In the middle of everyone's groans, the projector flipped on and blasted video up onto the mainsail while the theme song to the GG season premiere played over the speaker system. The response was enthusiastic to say the least.
While the show played, Tako and I slipped away to the back. I was so happy to see her. Why do we spend so much time apart?
She had tons of news: she had been kicked off of a medical drama for fighting with the director (this makes sense, as Tako, in addition to being a talented actress and a stunning beauty, also went to medical school – my guess is that she made one too many corrections on set…). She also asked if I’d be willing to hear an idea. She wanted to propose something to me. I wonder what she’s cooked up now?
Friday, August 14, 2009
After the party we went back to work. Swimwear design isn't all about playing in the sun or dining in moonlight, there is some work involved. We set up shop back on the boat and got to sketching out the new looks for the southern hemisphere - summer is just around the corner for everyone fashionable south of the equator.
Here's a shot of me between drawing sessions. I'm trying to work out a certain literary reference for a new trunk - but I don't want to be too serious about it. My team was giving me a hard time - calling me Mr. Sourpuss. I'm actually hiding a smile under my frown - look closely - you can just see it.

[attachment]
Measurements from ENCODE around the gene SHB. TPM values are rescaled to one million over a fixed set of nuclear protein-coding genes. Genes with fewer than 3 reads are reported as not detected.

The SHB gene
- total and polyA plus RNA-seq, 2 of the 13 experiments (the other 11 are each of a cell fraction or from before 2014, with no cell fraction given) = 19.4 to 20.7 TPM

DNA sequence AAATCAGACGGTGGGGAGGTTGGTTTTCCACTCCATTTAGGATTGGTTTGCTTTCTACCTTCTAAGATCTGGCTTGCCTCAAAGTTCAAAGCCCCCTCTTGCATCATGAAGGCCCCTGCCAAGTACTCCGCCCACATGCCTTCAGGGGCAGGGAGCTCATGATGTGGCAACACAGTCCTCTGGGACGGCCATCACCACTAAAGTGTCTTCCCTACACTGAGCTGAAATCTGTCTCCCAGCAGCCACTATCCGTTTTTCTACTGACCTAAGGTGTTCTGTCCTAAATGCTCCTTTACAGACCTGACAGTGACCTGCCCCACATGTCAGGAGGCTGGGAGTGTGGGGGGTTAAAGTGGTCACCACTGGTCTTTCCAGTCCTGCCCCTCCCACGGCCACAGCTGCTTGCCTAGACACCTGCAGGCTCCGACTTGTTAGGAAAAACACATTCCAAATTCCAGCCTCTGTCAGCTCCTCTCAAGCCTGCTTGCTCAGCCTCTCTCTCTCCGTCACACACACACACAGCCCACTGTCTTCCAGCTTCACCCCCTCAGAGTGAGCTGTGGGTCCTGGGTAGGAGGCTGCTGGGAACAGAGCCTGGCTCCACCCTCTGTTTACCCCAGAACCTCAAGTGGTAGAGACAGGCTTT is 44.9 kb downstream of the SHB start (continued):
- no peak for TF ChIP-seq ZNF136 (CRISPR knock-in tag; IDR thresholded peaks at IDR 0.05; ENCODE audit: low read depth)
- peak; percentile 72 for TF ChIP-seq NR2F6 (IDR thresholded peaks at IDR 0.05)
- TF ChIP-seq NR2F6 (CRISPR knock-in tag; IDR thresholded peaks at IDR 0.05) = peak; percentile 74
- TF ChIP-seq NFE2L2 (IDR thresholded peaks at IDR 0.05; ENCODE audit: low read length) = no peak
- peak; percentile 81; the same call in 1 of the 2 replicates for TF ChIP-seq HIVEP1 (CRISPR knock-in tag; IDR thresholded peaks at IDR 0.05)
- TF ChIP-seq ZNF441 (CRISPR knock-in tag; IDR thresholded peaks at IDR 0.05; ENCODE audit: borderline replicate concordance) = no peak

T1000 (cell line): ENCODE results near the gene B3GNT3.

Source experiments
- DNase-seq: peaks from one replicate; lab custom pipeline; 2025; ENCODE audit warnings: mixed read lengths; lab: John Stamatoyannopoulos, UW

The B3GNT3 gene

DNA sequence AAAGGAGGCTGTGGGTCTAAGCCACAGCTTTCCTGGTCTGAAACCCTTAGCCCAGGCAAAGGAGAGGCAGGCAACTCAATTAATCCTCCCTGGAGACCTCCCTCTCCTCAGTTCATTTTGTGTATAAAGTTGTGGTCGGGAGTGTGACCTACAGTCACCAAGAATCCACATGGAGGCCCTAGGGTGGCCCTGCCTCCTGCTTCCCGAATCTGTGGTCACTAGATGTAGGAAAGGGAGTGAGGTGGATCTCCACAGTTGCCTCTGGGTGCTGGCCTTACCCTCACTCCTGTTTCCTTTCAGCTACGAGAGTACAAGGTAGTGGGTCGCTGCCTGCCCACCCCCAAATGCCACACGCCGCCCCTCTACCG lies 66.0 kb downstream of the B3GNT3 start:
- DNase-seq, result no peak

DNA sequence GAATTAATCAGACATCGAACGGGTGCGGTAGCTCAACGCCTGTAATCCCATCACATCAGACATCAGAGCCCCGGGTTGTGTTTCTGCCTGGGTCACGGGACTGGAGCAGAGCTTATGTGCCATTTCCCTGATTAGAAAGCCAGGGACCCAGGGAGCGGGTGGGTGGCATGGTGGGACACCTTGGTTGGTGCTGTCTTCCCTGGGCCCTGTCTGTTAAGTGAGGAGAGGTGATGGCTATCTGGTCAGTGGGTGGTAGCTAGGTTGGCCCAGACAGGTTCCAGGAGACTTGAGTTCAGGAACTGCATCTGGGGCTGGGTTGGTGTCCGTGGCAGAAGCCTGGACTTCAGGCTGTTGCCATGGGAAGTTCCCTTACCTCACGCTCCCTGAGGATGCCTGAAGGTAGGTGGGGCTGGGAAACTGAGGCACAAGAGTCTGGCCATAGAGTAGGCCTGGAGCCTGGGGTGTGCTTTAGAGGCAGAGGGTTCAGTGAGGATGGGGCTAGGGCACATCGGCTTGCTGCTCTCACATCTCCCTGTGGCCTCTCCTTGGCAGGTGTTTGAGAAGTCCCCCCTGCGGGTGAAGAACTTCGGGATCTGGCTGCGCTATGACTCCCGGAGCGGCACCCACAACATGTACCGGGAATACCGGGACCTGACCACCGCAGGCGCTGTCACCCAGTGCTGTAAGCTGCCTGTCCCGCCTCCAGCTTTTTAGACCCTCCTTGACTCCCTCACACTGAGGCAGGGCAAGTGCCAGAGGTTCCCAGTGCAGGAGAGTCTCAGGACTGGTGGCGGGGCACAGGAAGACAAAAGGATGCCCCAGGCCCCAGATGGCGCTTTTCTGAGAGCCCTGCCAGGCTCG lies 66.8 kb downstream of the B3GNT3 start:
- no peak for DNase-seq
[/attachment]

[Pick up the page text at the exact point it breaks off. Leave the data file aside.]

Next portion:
What a night of drawing. New ideas falling out of the sky like the perseids. More soon.
Posted by Serg Riva at 9:24 AM
Saturday, August 08, 2009
After several days at sea, we stopped in port for a party. It was a weekend of sand, sun, old friends, and new acquaintances. One surprise was seeing Jabez Jr., a childhood friend. He had always been like a younger brother to me, but I hadn’t seen him in a long time.
My father had taught agriculture on a humanitarian mission in Tunisia years ago, and his favorite student had been Jabez Sr., a former a star footballer in Tunisia who had played for the national training team before his knee was destroyed and he went back to school to learn agricultural science. I remember as a child being delighted by the tricks he could do (flipping the ball backwards over his head at a full run, or balancing the ball on his forehead while tying his shoes, etc.). His son was also named Jabez, and as kids, we called him JJ, for Jabez Jr. I know this sounds like a glamourous time, but it was actually quite hard for everyone involved. Jabez Sr. was not wealthy, but struggling, and the agricultural needs of his community were severe. My own father was equal parts cowboy and educator, and so although I make him sound a little like an ambassador, he was more like a farmer with a passport, struggling to understand a culture different than his own. It did inspire me as a child to think of the world as a global community, rather than a series of countries. And Jabez Sr. did have a lot of style, even if he didn't have a lot of money.
When we arrived at the party in a castle in the hills by the shore, I was delighted to find out that the host wasn't the up-and-coming band playing in the yard, but was JJ, who was now evidently, a rather successful music producer. Although we weren’t anywhere near Tunsia, I recognized him the second we walked in.